A Surprising Use for That Grapefruit You Have Sitting Around

January 15, 2018

Have you heard? It’s citrus season. In the midst of winter, lemons, oranges, grapefruits, and limes bring unexpected—but well-received—moments of brightness. Well, it seems citrus isn’t here just to bring light to our plate and our palates, but to our sinks, our glassware, and our porcelain as well. Just today, I pulled a hack from Buzzfeed; it recommends using a grapefruit to remove pesky watermarks and stains from sinks and counters. So, with a bit of gumption, a teaspoon of curiosity, and an armful of citrus, I headed to our staff kitchen to see if this hack would hold up.

The directions read as follows:

  • "Cut your grapefruit in half, and coat the halves in kosher salt. You can scrub the salt in with your fingers to saturate it enough to stick."

  • "Scrub the half into a heavily water-stained faucet or glass. The coarse salt will scrub off grimy build-up, and the citric acid will eat away water stains, leaving a fresh, natural scent."

Seems easy enough. For the sake of experiment, I grabbed a lemon, a lime, and an orange, as well. I wondered if they would have as strong of an effect as the grapefruit. I spotted a basket of well-worn Mason jars and grabbed four of the dustiest, rustiest I could find. Why, you may ask, was there a basket of aged Mason jars sitting around? Well, this is Food52, after all.

The dirty jars and citrus in all their glory. You can just see the grime. Photo by Valerio Farris

With four fruits and four jars, I began my trial. I started by coating each of the sliced citrus halves in a generous layer of kosher salt. This part was easy enough and actually produced four beautifully dusted slices.

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Next, I set about scrubbing each jar. I used a healthy combination of elbow grease and my newfangled tools to get at that grime. I started with the grapefruit. Almost immediately I started to see results: The salt acted as an abrasive and got at the gray layer on the jar's outside while the citrus juice smelled inviting and fresh. I didn't even have to brush too hard before most of the dirt came off and shine came back to the glass. I then scrubbed each jar with its corresponding fruit. Scroll to see the results:

The citrus hack: grapefruit edition.
The citrus hack: orange edition.
The citrus hack: lemon edition.
The citrus hack: lime edition.

I wasn't able to get inside the jars and scrub because, well, hands; but I did get the outside nice and sparkly. In some of the images, it's hard to tell, but a considerable amount of grease did come off—can you see the bit of shine on some of them? Of all the fruits, the grapefruit definitely worked best. Was it because of its juice or due to a larger surface area for scrubbing? Not quite sure. Either way, this is definitely a hack I'd recommend. It's super simple and relatively cheap with an ingredient you may already have lying around. Plus, it's completely environmentally friendly, which I'm down for. I'm not sure how it would work on a larger, more resistant stain, but something tells me with a some effort and conviction it might just do the trick.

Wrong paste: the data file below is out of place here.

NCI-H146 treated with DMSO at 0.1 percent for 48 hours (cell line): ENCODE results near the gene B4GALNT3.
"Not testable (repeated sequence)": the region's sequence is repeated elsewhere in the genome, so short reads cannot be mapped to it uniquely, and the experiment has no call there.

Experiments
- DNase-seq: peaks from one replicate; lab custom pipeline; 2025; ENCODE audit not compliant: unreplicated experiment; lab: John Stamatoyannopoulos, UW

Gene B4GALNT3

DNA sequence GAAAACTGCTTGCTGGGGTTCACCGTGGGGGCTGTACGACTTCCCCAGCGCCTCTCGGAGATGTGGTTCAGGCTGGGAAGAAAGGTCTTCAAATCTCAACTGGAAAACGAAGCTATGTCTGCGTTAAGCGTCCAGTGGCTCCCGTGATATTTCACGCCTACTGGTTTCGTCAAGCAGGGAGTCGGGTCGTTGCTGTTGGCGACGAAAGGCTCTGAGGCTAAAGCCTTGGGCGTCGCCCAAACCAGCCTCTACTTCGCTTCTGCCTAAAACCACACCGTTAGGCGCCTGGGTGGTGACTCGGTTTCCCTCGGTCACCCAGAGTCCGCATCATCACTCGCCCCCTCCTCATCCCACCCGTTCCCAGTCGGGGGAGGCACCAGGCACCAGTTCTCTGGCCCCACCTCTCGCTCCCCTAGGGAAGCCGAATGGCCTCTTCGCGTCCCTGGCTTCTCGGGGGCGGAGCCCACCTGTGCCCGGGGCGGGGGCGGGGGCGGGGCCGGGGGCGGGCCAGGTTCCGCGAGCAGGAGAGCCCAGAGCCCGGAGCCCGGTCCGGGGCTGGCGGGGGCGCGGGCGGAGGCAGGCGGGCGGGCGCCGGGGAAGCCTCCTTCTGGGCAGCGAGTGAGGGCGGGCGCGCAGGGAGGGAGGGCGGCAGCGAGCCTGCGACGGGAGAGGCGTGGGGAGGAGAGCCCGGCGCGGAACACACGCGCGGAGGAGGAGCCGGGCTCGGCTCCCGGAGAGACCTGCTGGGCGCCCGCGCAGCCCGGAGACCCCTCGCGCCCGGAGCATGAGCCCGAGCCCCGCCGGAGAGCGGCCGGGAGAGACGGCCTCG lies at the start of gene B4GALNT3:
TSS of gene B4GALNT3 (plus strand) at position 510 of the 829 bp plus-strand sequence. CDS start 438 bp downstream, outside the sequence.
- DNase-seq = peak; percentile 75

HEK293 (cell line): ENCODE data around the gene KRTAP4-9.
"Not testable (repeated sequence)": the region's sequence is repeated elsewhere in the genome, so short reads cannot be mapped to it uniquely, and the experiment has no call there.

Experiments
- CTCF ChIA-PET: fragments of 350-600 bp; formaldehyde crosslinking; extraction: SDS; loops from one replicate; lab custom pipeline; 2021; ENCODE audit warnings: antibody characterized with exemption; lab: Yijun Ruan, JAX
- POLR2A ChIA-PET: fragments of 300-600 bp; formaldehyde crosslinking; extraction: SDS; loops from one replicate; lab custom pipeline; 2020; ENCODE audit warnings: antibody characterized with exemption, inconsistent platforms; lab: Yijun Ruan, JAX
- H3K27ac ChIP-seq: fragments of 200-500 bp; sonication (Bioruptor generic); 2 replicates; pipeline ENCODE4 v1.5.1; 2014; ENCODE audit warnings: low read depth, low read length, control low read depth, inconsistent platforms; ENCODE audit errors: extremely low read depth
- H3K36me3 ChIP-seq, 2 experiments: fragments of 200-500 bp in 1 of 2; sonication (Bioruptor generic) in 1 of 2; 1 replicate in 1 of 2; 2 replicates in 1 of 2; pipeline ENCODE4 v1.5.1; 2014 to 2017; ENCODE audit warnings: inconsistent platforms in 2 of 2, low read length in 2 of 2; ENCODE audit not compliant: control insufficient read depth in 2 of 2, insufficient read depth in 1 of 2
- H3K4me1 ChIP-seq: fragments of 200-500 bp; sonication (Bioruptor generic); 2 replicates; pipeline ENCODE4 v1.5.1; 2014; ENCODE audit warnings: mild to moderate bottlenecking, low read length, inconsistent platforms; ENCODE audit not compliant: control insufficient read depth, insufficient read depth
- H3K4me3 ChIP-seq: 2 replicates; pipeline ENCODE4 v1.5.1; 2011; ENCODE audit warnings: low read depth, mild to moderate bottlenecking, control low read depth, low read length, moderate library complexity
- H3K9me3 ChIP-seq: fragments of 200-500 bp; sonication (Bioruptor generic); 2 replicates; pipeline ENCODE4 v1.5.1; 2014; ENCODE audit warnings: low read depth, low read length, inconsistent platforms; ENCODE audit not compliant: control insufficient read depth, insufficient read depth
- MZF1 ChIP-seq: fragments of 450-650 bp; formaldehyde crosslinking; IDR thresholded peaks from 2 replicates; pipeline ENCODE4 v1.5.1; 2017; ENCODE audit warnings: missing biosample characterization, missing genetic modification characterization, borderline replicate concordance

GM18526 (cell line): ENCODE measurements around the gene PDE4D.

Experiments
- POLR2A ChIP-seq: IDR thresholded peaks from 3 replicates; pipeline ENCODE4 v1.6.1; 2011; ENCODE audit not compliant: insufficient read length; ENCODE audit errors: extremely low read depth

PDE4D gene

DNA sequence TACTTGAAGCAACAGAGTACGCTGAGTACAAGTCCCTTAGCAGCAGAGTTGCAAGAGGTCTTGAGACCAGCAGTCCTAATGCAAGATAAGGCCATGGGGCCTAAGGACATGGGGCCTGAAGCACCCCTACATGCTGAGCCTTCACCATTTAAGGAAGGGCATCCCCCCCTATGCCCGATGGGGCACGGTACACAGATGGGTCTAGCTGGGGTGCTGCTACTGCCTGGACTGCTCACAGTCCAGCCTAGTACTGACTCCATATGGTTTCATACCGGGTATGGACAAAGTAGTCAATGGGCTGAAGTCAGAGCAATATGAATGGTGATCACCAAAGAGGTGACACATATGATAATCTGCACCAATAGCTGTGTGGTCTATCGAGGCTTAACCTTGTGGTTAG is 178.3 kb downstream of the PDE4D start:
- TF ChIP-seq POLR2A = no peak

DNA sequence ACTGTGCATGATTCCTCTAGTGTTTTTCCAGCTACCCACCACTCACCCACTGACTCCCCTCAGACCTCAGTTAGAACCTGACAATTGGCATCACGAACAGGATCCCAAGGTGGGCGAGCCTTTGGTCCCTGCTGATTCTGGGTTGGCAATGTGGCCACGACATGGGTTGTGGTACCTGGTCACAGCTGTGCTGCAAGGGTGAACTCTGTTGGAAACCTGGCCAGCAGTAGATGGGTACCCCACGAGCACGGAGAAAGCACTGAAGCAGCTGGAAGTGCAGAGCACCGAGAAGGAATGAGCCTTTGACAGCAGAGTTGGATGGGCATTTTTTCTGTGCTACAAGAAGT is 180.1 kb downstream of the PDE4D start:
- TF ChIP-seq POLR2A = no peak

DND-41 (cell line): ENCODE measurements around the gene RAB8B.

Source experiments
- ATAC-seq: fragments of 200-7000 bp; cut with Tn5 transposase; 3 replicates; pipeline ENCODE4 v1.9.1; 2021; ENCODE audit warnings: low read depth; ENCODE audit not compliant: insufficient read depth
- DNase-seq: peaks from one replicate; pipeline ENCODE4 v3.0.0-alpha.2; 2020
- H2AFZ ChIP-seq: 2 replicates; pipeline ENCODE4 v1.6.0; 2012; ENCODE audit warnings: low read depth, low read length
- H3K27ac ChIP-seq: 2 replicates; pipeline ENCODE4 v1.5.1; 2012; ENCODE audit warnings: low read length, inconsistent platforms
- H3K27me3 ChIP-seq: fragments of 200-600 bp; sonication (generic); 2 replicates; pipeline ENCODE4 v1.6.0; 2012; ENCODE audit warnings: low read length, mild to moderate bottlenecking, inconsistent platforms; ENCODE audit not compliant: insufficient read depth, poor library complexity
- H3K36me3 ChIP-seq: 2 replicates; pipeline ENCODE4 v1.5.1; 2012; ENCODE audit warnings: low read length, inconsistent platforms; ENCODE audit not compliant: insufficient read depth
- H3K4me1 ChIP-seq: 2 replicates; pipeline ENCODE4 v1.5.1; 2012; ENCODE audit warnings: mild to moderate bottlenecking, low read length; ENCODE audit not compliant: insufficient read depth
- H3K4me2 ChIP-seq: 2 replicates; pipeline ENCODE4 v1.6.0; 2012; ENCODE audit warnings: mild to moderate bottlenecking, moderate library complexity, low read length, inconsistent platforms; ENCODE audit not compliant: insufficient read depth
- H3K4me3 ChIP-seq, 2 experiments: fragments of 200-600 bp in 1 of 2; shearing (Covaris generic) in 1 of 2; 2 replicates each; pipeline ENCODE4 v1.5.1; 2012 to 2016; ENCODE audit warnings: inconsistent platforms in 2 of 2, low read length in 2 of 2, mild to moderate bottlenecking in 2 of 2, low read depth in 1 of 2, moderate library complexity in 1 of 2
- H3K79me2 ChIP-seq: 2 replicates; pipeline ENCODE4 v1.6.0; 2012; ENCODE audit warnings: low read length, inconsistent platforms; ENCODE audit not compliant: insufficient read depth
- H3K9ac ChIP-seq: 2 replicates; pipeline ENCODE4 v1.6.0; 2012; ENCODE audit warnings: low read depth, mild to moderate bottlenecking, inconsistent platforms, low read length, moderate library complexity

Do you have any unique cleaning hacks we should know about? Tell us about them in the comments.

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Valerio is a freelance food writer, editor, researcher and cook. He grew up in his parent's Italian restaurants covered in pizza flour and drinking a Shirley Temple a day. Since, he's worked as a cheesemonger in New York City and a paella instructor in Barcelona. He now lives in Berlin, Germany where he's most likely to be found eating shawarma.


Kenna L. January 17, 2018
When I was a waitress, we would clean the inside of the coffee pots with
ice, salt, and the left over lemon wedges we didn’t use that day. Worked really well, no more coffe/tea stains.
Hilary January 17, 2018
I agree that the thought of using a perfectly edible fruit to clean things is ridiculous. I bet you could cut the grapefruit NORMALLY (OMG WHO CUTS GRAPEFRUIT LIKE IN YOUR PICS?!?!?😱😱😱), ate the segments, THEN did the whole salt/scrub thing you’d be just as well off.
Pamela D. September 4, 2020
I found myself in a constant distracted state wondering why the citrus was consistently cut pole to pole instead of across the equator. 🤷🏽‍♀️
BerryBaby January 15, 2018
I have used lemons but first squeeze the juice for a recipe. Then turn the lemon inside out for shining. Rind goes in the disposal and makes it smell clean and fresh.
Thisisnotmyname January 15, 2018
It isn't "completely environmentally friendly" to waste food in this way. If you have a lemon tree in your garden and can't get through all the fruit it produces, then this might be okay. Otherwise, this is disgustingly wasteful. Use a cloth and some water! If you really want the citrus scent, you could probably peel your citrus fruit then scrub the jars with the peel and some salt. But why on earth would you waste the actual fruit in this way?
pomommie January 15, 2018
Same thoughts.